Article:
I’ve been asked for a discount twice - on both occasions the people were buying multiples (3+) of an item and they were items that I had sold wholesale so I knew I had a chunky profit margin to play with. I offered a discount equivalent to the commission I pay here and they were happy with that. If it had been any other item or they had just been buying a single one I would have politely said sorry I don’t do discounts.


I’ve had more people asking about discounts this year than in the past, even though I’m very picky about which events I do. It’s a question that always makes me really really uncomfortable, I haven’t found a good way to say no yet and I always end up apologising and then feeling that I shouldn’t have apologised…

I do have a wholesale-retail price structure so I have a decent profit margin built in to my pricing. But that part of the price is what is paying me to stand there all day and covering my table fee etc etc so it’s not really ‘spare money’ anyway, I don’t want to work for nothing. Especially as it can be really hard work and long days at this time of year.

I think I need to sit down and come up with a good reply and then practice it on friends and relations!!!


I’ve only ever been asked once about giving a discount. My reply was something like “If you plan to spend over £100 we might be able to offer a small discount” (said with a smile). They didn’t.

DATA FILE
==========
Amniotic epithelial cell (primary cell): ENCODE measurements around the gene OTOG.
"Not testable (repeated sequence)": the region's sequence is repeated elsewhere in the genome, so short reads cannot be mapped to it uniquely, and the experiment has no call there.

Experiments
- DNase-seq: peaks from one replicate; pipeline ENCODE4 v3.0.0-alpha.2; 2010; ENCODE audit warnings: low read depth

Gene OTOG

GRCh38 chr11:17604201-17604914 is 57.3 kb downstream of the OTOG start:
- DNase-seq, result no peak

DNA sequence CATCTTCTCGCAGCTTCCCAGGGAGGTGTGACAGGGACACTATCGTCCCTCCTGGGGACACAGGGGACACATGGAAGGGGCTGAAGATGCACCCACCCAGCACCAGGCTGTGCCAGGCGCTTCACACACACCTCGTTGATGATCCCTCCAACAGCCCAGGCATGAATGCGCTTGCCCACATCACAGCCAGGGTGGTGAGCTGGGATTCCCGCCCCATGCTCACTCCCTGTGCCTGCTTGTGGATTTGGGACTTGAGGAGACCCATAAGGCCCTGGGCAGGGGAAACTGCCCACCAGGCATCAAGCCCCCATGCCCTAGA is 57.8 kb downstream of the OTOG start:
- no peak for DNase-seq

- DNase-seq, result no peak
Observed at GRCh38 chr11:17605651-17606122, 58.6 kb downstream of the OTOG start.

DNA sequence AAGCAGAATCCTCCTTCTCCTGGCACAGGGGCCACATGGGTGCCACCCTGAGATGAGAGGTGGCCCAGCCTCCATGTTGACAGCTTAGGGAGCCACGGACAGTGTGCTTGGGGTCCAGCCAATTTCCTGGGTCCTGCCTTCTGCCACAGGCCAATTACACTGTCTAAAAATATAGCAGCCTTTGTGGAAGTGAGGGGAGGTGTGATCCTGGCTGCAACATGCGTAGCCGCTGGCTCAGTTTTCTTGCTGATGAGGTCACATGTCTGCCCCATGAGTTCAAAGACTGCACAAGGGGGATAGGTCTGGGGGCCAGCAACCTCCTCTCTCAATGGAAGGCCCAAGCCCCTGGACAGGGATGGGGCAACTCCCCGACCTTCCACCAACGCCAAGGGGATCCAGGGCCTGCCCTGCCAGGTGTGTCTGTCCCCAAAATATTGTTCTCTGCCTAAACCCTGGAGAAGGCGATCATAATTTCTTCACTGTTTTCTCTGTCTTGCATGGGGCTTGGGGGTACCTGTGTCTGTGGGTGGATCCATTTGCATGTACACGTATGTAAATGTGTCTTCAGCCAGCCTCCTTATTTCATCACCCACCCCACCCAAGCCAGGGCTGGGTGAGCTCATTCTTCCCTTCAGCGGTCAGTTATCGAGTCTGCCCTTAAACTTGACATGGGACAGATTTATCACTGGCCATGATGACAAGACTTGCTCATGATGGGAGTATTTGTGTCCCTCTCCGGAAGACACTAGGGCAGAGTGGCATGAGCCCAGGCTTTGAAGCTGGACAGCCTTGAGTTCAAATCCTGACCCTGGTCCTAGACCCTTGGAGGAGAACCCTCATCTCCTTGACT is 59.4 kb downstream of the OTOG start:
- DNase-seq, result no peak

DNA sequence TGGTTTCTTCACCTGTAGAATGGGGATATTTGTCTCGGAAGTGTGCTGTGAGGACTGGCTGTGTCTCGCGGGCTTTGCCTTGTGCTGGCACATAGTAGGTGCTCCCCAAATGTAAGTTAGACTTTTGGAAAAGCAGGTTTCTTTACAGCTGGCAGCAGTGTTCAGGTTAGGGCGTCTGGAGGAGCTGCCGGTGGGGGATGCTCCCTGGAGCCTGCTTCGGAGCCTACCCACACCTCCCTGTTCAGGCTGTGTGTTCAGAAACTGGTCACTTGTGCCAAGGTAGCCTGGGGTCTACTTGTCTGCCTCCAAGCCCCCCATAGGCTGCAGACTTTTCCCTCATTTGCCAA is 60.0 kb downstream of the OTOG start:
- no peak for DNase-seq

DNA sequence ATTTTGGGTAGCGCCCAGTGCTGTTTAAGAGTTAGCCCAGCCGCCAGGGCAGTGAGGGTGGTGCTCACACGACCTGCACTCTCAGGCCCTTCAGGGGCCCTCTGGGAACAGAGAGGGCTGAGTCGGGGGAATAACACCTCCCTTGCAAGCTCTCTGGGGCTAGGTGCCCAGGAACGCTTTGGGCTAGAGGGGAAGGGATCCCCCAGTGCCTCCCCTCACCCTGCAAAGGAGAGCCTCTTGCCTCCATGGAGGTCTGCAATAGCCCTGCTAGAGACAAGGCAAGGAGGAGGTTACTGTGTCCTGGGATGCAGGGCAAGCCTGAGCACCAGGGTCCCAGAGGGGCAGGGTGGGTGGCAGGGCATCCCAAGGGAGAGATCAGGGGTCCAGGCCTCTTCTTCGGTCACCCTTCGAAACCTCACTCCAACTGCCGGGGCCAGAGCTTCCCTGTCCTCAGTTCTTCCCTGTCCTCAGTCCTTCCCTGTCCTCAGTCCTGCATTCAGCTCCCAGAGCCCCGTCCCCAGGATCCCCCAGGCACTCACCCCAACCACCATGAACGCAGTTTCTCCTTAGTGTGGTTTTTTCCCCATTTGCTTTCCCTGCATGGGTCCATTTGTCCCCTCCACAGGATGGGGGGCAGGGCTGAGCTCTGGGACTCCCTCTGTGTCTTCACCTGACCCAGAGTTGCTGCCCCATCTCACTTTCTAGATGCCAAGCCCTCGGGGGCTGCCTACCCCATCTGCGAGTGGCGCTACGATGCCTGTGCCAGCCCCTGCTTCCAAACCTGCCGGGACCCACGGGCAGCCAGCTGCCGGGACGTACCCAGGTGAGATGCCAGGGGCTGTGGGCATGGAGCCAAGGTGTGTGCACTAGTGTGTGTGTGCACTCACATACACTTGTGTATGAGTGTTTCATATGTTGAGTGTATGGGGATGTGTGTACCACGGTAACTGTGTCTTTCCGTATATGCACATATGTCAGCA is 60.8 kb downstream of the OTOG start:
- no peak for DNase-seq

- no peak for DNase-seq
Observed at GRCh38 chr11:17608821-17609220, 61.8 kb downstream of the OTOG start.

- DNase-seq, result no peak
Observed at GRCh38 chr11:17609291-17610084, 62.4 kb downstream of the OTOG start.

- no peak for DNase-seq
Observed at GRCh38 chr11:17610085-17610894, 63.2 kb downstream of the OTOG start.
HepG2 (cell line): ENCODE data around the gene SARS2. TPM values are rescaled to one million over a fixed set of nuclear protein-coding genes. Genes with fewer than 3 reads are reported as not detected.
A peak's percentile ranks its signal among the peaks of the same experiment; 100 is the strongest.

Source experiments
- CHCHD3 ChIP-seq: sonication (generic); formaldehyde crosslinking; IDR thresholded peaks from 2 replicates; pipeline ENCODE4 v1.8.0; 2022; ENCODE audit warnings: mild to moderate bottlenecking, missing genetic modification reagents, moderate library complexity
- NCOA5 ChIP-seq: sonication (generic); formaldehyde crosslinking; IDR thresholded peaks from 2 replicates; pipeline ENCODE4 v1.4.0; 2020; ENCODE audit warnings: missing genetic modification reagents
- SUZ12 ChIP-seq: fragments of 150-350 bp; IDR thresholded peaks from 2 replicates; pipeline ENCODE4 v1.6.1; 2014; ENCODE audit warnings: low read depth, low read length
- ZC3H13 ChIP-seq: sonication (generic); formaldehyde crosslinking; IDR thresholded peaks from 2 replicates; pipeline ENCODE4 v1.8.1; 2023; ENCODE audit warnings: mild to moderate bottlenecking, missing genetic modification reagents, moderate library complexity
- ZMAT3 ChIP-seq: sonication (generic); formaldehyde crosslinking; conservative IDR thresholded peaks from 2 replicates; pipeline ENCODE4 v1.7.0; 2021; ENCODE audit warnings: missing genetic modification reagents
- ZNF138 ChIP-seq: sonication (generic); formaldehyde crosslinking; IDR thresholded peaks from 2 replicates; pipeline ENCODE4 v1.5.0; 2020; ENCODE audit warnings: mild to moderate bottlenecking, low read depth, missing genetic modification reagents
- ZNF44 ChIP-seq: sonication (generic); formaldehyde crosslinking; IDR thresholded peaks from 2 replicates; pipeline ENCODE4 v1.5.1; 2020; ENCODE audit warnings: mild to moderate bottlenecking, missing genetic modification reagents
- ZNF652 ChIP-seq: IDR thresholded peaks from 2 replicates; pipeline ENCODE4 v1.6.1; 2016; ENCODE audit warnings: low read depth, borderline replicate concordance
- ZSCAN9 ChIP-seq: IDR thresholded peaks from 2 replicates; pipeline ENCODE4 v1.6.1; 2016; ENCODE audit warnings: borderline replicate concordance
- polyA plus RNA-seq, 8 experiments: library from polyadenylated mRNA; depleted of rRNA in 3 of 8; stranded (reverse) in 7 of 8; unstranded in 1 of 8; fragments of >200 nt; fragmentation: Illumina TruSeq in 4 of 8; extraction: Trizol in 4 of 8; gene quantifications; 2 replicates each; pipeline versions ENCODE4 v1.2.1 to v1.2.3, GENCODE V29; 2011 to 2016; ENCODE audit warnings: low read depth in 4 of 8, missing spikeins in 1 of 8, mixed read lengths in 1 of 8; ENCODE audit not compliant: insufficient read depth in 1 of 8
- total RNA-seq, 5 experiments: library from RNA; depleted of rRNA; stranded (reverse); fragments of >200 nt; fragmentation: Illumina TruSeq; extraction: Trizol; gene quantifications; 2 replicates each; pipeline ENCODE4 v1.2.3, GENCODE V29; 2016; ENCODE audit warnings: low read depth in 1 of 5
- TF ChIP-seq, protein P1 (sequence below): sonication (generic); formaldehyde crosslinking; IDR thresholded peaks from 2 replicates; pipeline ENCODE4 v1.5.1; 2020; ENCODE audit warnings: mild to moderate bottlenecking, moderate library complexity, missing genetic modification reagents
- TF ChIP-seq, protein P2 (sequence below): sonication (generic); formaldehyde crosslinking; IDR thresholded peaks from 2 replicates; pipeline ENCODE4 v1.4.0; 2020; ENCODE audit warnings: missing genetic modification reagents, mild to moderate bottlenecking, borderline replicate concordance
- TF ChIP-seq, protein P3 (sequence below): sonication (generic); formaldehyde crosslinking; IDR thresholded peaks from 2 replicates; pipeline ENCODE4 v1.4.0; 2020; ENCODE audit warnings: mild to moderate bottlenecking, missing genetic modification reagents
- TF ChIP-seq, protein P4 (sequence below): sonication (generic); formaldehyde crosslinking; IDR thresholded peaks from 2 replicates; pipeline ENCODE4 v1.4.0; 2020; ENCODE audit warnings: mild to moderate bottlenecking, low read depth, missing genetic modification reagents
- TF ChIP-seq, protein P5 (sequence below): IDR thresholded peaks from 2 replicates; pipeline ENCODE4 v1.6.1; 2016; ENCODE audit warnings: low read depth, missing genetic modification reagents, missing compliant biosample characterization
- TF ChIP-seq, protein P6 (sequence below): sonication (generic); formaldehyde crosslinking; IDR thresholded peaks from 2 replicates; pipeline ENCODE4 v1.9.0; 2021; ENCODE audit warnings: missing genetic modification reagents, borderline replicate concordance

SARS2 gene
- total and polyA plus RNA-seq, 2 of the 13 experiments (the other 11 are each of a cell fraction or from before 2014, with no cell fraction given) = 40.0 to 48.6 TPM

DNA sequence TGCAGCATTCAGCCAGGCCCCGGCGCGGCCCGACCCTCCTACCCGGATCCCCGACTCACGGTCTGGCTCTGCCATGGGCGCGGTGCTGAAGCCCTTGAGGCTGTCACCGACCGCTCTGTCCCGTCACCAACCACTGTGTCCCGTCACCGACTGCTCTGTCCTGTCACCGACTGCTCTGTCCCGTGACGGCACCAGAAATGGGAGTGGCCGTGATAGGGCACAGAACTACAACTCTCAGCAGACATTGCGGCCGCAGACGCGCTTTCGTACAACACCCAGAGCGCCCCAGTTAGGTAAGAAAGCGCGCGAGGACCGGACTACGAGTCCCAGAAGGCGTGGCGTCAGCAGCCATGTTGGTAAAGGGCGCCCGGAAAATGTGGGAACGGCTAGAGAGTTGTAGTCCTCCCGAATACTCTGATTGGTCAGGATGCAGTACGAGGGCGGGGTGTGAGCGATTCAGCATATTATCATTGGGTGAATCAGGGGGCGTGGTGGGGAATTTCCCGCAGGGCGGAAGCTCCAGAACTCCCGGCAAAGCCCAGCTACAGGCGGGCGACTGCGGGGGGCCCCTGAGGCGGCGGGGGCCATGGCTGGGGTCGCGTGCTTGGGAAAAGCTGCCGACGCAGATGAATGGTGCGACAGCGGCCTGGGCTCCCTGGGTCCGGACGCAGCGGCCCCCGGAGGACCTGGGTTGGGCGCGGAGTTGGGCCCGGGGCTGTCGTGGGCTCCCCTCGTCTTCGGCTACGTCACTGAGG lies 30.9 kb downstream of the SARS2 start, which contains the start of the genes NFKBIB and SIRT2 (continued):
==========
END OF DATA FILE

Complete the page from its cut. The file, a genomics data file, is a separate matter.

No one has ever asked for a discount at a fair, but have recently been asked if a folksy sale code could be applied to a private commission (no!!). I think it’s so cheeky people have asked!

If someone spends a lot on my stall I’ll sometimes knock any 50p or pound off but I don’t tell them that until they come to pay. I already gave a sale box so if someone doesn’t want to pay the full price they have options.

I really feel for you having been put in that situation, your goods are lovely quality and your prices are already fair, and would still be fair at a higher price! What cheeky folk!


When I done fairs I only ever gave discounts on multiple items but only if it wasn’t asked for. If ever I was asked for a discount (which wasn’t very often) I would just say ‘sorry but my prices are as low as I can go’ x
Don’t feel bad about not giving in to someone trying to guilt you xx


Oh that’s perfect Christine, I might have to steal it :smile:

I spoke to someone a little while ago who sells online only and often does sales- she said it’s gotten to the point where she can’t actually sell anything when she doesn’t have a sale anymore because of her online social media presence, people simply wait expecting her to have a sale. She said nowadays she never sells anything for the full price anymore. So she literally finds herself having a sale once a month almost for a few days just to sell something. So maybe it’s just a careful balance?
But no, I don’t bother. Never have. And since I’m no longer able to sell on Folksy, I only sell through galleries in the UK. So they add a commission- usually 35%. So that will get added on to how much I want for each print. So a £50 print for example will sell for say £80 in the gallery. The only way I do any sort of discount is if a friend buys some work from me and then I’ll sell it to them for the £50.
I find as a one-man show so to speak, if I want to make money and take what I do seriously so that I can have it as a full time job, I’m unable to sell at a discount. I’ve also never been asked for a discount at a fair/market. And personally, I’d only ask for that if it was something like a car boot sale- where to me, the norm is definitely to barter! Haha